With a wonderfully rustic feel, Jake Bugg's 'Lightning Bolt' is an absolute delight. Bugg's gruff, folky vocals make it hard to believe this Nottingham troubadour is just 18, and it's all driven on by some cracking acoustic riffage before an electric guitar comes in to bolster matters. It may only be two-and-a-half minutes long but it makes a big impact. (IS)


The Invisible - ‘Wings’

Riddled with despair, yet tinted with hope, this electro-tinged affair from moody Mercury nominated The Invisible is an organic musical analysis of life and death. Delicate percussion breathes life into the track and gives it solidity, whilst Okumu's eerie vocals make 'Wings' a standout track in the currently competitive lo-fi genre. (Holly Newins)


Emily Barker & The Red Clay Halo with Frank Turner - ‘Fields Of June’

Fresh from his turn as Olympic opening ceremony warm up act, hardcore screecher turned follkie Frank Turner adds his distinctive voice to that of fellow troubadour Emily Barker. The result is a dark, but beautiful bouncy murder ballad with a vintage country tinged edge that is simply irresistable. Let's hope Turner's increased popularity will see 'Fields Of June' receive the plaudits it so richly deserves. (GB)


MS MR – ‘Bones’

Fortunately not a cover of The Killers track of the same name, 'Bones' is the first track released from New York duo MS MR's EP Candy Bar Creep Show. As befitting the EP's name, the track is a stunning combination of the ominously dark - check out those stabbing synths - and the delightfully sweet which comes in the form of the lead vocals replete with just the right amount of edge to blend perfectly with the electro pop/rock backing. A belter. (IS)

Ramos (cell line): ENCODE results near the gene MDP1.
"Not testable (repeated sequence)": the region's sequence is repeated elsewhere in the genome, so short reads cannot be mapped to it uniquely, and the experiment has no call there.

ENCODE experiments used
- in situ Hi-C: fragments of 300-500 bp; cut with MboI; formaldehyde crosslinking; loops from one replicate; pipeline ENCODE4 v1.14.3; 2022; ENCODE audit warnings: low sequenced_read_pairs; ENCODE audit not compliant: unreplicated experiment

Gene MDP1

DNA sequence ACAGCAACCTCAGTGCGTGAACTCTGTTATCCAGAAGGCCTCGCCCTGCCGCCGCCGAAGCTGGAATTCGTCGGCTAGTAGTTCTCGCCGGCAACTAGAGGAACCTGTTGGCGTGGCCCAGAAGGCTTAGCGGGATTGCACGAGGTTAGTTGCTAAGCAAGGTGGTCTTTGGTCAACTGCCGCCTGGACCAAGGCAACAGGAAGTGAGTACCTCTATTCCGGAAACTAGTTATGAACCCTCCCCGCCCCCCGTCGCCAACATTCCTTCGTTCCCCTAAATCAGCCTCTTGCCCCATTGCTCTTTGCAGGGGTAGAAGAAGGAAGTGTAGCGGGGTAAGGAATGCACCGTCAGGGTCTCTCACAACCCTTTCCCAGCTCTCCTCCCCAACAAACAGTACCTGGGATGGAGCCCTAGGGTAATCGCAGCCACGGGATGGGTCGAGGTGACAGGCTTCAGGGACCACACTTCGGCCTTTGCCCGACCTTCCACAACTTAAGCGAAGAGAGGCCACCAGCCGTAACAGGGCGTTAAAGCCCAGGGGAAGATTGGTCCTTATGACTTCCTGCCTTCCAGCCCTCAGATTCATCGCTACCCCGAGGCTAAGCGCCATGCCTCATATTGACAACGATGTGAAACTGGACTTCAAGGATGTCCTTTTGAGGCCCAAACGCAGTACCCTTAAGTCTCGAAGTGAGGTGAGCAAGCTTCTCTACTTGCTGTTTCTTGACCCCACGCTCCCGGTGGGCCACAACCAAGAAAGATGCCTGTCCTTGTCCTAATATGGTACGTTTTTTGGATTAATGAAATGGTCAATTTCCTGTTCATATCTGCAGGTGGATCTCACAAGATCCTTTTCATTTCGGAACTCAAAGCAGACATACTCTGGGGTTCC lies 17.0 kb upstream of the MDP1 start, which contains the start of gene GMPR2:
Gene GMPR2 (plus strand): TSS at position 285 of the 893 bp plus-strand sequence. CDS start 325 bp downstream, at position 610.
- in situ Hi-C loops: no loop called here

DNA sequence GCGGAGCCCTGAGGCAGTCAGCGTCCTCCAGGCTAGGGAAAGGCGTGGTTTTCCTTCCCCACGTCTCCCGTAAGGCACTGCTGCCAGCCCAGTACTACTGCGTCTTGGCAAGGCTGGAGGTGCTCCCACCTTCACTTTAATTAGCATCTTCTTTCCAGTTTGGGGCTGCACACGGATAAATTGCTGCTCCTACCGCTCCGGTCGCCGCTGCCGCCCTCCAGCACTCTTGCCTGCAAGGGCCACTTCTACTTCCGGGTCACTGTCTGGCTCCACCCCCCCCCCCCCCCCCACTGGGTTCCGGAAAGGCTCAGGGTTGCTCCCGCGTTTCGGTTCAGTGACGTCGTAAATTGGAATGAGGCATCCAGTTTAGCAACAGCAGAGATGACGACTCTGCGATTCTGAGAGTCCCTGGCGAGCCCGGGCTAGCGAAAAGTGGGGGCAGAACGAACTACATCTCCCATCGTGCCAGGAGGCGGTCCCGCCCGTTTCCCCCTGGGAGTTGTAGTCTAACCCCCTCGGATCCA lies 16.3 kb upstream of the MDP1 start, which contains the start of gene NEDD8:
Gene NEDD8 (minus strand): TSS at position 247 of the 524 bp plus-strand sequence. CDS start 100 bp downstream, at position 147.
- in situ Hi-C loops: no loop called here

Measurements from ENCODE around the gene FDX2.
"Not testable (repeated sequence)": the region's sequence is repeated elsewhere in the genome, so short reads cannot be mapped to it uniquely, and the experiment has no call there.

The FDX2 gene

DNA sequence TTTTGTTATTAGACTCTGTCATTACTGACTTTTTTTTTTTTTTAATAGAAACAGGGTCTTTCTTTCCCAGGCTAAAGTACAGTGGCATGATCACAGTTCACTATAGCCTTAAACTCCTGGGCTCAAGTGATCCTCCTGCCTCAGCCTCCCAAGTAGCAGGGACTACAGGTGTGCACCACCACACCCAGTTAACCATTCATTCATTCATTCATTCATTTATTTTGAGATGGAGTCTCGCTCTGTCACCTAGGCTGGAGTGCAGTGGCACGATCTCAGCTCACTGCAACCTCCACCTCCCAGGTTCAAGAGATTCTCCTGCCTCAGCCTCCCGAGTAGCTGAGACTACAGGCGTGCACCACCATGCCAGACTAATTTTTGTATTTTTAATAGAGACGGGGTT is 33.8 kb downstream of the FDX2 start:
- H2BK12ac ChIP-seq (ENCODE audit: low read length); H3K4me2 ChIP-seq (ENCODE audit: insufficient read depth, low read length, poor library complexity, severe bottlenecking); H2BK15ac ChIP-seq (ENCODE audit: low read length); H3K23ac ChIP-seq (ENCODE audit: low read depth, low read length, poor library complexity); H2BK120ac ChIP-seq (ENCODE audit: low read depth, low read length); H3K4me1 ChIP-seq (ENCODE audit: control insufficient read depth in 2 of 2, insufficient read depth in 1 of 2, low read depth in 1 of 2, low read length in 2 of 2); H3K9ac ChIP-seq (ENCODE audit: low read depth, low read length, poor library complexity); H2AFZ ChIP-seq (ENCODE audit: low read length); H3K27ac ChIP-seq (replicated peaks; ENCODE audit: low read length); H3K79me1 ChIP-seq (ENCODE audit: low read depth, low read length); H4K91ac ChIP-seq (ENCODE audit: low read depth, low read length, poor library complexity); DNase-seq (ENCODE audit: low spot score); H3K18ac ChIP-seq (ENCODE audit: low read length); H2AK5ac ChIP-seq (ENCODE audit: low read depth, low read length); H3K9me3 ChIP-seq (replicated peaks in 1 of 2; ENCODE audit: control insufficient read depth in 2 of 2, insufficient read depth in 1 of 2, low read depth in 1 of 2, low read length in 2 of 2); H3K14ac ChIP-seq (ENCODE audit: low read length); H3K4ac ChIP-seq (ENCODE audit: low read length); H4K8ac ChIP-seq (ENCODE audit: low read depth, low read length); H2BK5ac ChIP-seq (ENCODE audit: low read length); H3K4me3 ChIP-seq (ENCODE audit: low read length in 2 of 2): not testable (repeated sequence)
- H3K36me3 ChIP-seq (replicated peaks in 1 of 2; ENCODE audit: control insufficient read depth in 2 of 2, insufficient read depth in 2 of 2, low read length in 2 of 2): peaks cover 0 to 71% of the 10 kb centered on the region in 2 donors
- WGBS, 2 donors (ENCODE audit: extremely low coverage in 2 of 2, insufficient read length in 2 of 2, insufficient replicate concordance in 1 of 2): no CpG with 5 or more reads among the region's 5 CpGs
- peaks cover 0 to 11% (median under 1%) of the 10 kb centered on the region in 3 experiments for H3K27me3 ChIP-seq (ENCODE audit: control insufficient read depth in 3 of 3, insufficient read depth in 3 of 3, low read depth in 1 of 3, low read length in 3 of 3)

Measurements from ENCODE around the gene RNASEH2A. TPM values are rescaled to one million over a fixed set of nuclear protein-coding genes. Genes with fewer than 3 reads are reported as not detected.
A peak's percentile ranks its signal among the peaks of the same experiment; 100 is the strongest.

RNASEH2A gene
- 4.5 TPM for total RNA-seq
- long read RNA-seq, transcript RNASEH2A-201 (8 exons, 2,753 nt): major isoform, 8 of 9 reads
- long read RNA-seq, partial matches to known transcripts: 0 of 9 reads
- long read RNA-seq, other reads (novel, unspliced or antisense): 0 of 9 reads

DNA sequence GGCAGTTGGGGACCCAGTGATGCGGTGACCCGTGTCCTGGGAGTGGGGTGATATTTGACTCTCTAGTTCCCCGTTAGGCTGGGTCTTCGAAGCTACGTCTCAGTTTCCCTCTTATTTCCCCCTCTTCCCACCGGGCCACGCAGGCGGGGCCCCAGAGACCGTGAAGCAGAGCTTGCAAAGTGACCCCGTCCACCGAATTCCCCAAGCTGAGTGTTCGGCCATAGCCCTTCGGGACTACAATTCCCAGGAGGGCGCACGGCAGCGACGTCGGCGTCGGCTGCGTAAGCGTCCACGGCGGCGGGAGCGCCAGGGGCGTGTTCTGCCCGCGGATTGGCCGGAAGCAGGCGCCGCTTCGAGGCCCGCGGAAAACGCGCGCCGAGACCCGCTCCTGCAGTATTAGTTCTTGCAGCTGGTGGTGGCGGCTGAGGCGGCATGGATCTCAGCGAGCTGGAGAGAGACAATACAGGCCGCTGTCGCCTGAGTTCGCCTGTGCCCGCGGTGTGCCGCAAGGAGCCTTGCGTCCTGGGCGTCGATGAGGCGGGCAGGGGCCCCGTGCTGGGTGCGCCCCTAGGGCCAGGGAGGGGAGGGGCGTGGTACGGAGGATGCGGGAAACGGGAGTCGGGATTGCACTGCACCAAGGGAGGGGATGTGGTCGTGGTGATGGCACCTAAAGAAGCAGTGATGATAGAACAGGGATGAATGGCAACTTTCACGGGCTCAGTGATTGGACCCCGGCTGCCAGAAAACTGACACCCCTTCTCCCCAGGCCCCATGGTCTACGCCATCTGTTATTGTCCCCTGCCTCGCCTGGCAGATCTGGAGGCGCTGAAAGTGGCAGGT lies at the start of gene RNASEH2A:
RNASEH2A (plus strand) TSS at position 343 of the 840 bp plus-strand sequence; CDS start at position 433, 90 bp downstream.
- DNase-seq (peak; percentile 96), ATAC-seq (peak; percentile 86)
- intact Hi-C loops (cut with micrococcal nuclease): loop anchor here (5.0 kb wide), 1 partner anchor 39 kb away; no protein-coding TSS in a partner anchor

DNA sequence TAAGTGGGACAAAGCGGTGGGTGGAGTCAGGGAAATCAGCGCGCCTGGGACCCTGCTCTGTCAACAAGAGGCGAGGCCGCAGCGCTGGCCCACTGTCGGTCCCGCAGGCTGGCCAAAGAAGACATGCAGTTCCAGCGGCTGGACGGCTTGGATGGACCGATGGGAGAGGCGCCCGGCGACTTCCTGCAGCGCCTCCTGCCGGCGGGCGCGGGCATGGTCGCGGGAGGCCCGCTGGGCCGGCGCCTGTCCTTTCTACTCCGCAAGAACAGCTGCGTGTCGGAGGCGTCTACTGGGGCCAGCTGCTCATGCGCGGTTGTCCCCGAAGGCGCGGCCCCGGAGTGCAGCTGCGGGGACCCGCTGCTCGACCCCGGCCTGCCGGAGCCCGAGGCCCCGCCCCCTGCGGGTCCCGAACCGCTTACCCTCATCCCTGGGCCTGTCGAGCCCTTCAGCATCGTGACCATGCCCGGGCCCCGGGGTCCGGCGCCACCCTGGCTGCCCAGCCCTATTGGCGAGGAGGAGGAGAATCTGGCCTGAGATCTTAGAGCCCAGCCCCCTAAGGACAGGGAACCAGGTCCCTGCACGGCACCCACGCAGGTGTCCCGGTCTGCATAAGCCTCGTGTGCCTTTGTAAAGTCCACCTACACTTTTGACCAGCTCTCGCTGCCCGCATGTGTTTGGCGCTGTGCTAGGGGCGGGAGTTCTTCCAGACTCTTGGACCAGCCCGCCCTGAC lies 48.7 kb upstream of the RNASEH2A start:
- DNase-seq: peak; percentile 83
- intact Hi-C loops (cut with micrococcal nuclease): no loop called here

AlunaGeorge - ‘Your Drums, Your Love’

See, this might justify the buzz. Smooth, sophisticated and very 2012, the jittery beats don't overwhelm what is, at heart, an old school British soul track that won't scare the horses. If there's a danger, it's that things will get a bit too Soul II Soul and 'Your Drums ...' will just appear on every second cookery programme and BBC trailer, but even so, better than The xx for sure. (Douglas Baptie)


The Civil Wars - ‘Poison & Wine’ EP

Given their recent well-documented issues, this Poison & Wine EP might be the last thing we hear from The Civil Wars. Let's hope not. With four tracks of gorgeously honed folk led by the heartbreaking title track (taken from their debut album Barton Hollow), the EP breezes by in a glorious haze. Each of the three covers is strong, yet their Smashing Pumpkins' cover of 'Disarm' is our personal favourite. Put on this EP and then cross every possible digit that we hear new stuff come 2013. (IS)


Red Measure - ‘No-One's Face’ EP

This Nashville trio's EP offers up three slices of doom laden indie rock with unrelenting pounding beats that makes a refreshing change from the cheesy Christmas tunes assaulting the ears of any sensible music fan. The feedback laced 'Dark Tongue Gel' is the clear highlight but you really can't go wrong with anything on this unexpectedly enjoyable EP of unrelenting gloominess. (GB)